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Home > Judgments > 2013 archive

M (Children) [2013] EWCA Civ 1170

Appeal against the trial judge’s refusal to make findings against an intervener, but not against the order made by the trial judge. Appeal dismissed because there was no judgment, order or determination for appeal.

The local authority made an application to appeal against the refusal of the first instance judge to make findings against the intervener in relation to allegations made against him by the child, including behaviours which the intervener admitted but the trial judge refused to categorise as "having sinister sexual overtones or abusive connotation."

The key point is that the local authority did not seek to set aside the order made, the final order having been made in support of the local authority's position. The Court of Appeal was concerned with jurisdiction, that is, whether the negative findings of the trial judge "were capable of valid appeal process, they not founding nor comprising a final order of the court below."

The relevant legislation is s.77 of the County Courts Act 1984:

"...if any party to any proceedings in a county court is dissatisfied with the determination of the judge or jury, he may appeal from it to the Court of Appeal in such manner and subject to such conditions as may be provided by the Civil Procedure Rules."

CPR 52.10(2) provides the appeal court with the power to:

 "(a) affirm, set aside or vary any order or judgment made or given by the lower court;
(b) refer any claim or issue for determination by the lower court;
(c) order a new trial or hearing;..."

The Court of Appeal followed the finding of Waller LJ at paragraphs 27 and 28 of Cie Noga d'Importation et d'Exportation SA v Australia and New Zealand Banking Group Ltd and Others [2002] EWCA 1142, [2003] 1 WLR 307:

"The court only has jurisdiction to entertain "an appeal". A loser in relation to a "judgment" or "order" or "determination" has to be appealing if the court is to have any jurisdiction at all. Thus if the decision of the court on the issue it has to try...is one which a party does not wish to challenge in the result, it is not open to that party to challenge a finding of fact simply because it is not one he or she does not like."

The local authority sought a recital to the order detailing the findings made. The Court of Appeal stated that it would be good practice for a document to be annexed to the order. However, this did not change and would not change the substance of the order made and, therefore there was no judgment, order or determination for appeal. The appeal was dismissed by the Court of Appeal without consideration of the merits of the grounds of the appeal.

Summary by Akta Chipalkatty, barrister, Church Court Chambers
______________________

Case No: B4/2013/0851/2
Neutral Citation Number: [2013] EWCA Civ 1170

IN THE COURT OF APPEAL (CIVIL DIVISION)
ON APPEAL FROM The Swansea Justice Centre
Mr Recorder Felstead
UV12C00215

Royal Courts of Justice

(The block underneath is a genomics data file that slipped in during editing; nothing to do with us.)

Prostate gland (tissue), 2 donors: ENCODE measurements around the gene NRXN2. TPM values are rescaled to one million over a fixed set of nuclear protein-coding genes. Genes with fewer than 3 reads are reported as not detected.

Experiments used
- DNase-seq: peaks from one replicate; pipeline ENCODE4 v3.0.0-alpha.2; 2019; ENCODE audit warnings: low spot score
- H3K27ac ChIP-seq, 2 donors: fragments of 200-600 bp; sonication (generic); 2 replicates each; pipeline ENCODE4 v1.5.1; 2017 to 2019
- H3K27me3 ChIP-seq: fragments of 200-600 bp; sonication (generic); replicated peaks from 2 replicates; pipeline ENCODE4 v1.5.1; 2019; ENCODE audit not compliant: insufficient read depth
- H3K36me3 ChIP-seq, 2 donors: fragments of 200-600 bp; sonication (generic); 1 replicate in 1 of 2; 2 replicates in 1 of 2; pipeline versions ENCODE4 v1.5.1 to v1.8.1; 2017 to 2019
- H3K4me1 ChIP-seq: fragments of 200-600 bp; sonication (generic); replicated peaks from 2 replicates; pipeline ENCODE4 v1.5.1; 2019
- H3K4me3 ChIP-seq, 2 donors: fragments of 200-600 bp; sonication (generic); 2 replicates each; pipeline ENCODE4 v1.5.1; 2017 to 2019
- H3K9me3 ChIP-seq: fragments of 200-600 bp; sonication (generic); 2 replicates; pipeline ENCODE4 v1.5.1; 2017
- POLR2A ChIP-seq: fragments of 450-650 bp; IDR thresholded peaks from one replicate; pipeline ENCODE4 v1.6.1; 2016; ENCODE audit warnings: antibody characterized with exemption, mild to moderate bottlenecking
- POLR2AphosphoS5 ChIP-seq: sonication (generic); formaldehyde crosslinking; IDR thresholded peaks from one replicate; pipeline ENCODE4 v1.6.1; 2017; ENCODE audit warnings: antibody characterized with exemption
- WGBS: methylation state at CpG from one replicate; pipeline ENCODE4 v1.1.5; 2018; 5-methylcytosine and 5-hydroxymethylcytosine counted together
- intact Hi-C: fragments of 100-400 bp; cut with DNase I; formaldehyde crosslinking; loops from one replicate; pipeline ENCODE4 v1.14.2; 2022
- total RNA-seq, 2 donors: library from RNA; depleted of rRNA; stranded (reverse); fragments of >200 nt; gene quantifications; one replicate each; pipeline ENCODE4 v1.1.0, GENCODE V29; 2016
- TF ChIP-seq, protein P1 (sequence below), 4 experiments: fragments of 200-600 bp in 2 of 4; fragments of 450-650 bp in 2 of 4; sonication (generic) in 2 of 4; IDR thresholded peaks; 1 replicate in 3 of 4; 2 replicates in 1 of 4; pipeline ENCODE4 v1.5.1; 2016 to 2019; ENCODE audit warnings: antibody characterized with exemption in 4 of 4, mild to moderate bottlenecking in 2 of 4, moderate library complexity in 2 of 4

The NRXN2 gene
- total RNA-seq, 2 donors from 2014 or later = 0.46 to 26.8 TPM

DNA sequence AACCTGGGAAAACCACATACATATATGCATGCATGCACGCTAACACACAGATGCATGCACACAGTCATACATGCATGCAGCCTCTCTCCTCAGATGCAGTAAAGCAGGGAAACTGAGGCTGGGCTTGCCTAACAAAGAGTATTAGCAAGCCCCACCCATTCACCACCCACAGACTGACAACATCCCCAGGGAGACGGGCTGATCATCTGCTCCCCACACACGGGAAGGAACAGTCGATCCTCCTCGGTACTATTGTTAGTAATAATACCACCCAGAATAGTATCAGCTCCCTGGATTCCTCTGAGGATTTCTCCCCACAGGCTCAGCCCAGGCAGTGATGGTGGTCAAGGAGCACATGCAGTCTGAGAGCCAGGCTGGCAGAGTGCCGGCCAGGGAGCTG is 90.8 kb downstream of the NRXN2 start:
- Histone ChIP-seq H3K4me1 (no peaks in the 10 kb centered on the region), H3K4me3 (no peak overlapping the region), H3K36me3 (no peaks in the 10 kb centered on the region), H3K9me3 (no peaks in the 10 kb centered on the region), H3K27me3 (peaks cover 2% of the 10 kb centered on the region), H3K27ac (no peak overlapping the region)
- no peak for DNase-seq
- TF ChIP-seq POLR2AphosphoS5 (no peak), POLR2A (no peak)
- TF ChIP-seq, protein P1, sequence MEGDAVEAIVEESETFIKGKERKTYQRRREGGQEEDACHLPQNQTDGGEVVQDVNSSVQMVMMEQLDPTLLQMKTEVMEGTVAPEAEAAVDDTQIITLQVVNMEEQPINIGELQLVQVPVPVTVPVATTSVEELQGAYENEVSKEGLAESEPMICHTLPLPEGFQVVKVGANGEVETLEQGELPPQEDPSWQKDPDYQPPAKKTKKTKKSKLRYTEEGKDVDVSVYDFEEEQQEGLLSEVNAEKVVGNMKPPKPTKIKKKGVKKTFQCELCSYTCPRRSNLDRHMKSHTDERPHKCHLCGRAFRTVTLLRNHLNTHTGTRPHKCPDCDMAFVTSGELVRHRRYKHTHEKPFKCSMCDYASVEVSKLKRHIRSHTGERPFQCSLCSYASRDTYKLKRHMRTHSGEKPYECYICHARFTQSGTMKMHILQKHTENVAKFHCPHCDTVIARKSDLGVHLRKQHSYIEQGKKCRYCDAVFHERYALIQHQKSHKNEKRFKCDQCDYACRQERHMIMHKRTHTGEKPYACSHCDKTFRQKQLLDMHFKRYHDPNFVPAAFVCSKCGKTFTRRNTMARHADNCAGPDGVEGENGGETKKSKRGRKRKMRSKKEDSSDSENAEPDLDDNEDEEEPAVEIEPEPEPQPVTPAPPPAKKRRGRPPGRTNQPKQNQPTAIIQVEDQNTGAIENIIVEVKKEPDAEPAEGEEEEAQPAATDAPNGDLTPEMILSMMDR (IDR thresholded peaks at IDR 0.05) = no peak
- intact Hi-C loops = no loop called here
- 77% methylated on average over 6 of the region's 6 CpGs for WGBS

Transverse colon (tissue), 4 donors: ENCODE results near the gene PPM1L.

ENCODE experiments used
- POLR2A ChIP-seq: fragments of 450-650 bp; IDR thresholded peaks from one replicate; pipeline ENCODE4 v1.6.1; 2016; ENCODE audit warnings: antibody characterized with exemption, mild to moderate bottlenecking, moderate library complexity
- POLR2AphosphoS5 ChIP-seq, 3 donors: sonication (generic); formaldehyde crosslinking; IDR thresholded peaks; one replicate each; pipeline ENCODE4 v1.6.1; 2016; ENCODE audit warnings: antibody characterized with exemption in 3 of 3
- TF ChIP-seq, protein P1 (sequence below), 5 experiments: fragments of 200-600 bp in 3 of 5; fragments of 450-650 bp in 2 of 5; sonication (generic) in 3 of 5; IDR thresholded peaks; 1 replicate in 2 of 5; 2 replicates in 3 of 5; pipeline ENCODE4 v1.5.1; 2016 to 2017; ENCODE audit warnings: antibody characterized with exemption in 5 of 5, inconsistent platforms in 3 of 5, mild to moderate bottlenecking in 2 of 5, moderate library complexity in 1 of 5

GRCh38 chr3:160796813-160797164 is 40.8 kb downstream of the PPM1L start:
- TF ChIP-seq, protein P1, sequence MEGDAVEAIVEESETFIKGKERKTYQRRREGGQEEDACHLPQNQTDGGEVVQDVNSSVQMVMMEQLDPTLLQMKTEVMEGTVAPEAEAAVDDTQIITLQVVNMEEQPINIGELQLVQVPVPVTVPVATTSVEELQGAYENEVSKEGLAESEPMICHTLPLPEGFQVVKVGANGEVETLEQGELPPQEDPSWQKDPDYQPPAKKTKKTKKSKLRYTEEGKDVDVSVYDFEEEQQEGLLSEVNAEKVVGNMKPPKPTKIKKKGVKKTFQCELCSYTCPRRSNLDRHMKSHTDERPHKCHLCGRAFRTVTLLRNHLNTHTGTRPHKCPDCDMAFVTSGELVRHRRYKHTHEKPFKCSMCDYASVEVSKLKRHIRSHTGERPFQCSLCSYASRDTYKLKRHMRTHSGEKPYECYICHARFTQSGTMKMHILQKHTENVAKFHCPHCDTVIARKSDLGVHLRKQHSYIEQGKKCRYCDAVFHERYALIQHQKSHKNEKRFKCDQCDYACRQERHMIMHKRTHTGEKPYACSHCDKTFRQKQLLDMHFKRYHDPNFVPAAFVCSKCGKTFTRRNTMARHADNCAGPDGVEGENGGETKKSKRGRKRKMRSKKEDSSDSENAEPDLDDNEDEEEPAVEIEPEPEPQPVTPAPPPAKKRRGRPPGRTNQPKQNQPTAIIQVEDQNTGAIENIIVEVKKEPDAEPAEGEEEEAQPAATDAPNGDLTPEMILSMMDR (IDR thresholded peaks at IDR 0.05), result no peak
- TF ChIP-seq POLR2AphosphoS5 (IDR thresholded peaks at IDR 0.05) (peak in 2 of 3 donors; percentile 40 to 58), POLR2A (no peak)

Strand, London, WC2A 2LL
Date: 04/10/2013

Before :

THE RIGHT HONOURABLE LORD JUSTICE LONGMORE

THE RIGHT HONOURABLE LORD JUSTICE UNDERHILL


and

THE RIGHT HONOURABLE LADY JUSTICE MACUR DBE
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Between :

M (Children) 
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- - - - - - - - - - - - - - - - - - - - -

Mr Charles Geekie QC & Miss Lucy Leader (instructed by City and County of Swansea & T Llewellyn Solicitors) for the Applicant
Ms Ruth Henke QC
& Ms Sara Rudman (instructed by Goldstones Solicitors) for the Respondent

Hearing date : 17 September 2013
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Judgment
Lady Justice Macur DBE :

1.   This appeal was launched with the permission of the single judge following renewed oral application made on behalf of CCS, a local authority and the Children's Guardian of R and K (minors), both represented by Mr Geekie QC. Directions were given which included invitation to the intervener to appear and be represented in the appeal.

2.   In broad terms, the proposed grounds of appeal attacked the refusal of the first instance judge, Mr Recorder Felstead, to make findings against the intervener, J, in relation to incidents of sexual abuse alleged by the child K or to categorise admitted behaviours as having sinister sexual overtones or abusive connotation.

3.   The mother supported the appeal but was unrepresented. She has not appeared today. Miss Henke QC has argued the case on behalf of the intervener, J.

4.   The appellants do not seek to set aside the order made in the court below. The outcome achieved was entirely in accordance with their final submissions. The recorder made a residence order in favour of the mother with a twelve month supervision order in favour of CCS.

5.   Having read the appeal bundles, including  skeleton arguments filed on behalf of appellants and intervener, this Court notified Counsel that   it  wished to be addressed on the preliminary issue of jurisdiction, namely whether the negative findings of the recorder were capable of valid appeal process, they not founding nor comprising a final order of the court below.

6.   We heard argument on this preliminary point and determined at the outset that the appeal should not be allowed to proceed since success or otherwise would have no impact upon outcome. Consequently we dismissed the appeal indicating that reasons would follow in judgment to be handed down.

7.  This was an appeal from the County Court. Section 77 of the County Courts Act 1984 provides that: